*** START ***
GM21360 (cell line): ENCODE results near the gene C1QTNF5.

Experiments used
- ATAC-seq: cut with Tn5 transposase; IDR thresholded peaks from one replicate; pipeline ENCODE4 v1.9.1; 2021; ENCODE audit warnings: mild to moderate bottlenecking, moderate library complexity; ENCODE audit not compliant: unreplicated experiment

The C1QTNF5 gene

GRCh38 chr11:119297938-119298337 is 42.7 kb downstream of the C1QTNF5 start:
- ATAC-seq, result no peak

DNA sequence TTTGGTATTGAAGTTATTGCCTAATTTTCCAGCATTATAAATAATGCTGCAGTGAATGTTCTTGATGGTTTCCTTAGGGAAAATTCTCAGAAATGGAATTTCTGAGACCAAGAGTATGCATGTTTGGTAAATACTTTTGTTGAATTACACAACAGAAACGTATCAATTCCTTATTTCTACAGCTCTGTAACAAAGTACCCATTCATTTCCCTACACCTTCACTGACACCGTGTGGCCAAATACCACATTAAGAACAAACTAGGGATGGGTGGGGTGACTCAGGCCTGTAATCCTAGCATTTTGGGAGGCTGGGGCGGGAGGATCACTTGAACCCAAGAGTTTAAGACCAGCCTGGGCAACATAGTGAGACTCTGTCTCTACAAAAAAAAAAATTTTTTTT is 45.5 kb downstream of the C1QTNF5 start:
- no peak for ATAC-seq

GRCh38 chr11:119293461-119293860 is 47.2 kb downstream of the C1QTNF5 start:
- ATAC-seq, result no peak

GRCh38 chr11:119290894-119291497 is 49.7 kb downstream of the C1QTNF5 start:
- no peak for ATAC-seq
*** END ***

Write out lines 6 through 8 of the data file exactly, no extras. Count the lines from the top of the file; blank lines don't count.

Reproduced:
- ATAC-seq, result no peak

DNA sequence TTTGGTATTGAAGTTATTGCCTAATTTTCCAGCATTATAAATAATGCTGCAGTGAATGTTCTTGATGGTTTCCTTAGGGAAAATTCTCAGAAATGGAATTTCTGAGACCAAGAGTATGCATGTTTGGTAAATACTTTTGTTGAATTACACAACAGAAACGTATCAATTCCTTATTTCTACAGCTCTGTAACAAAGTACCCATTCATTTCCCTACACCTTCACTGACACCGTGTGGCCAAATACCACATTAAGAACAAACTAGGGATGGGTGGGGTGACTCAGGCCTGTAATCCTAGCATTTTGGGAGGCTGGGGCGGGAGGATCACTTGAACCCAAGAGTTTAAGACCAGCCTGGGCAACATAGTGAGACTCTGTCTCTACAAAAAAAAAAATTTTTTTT is 45.5 kb downstream of the C1QTNF5 start:
- no peak for ATAC-seq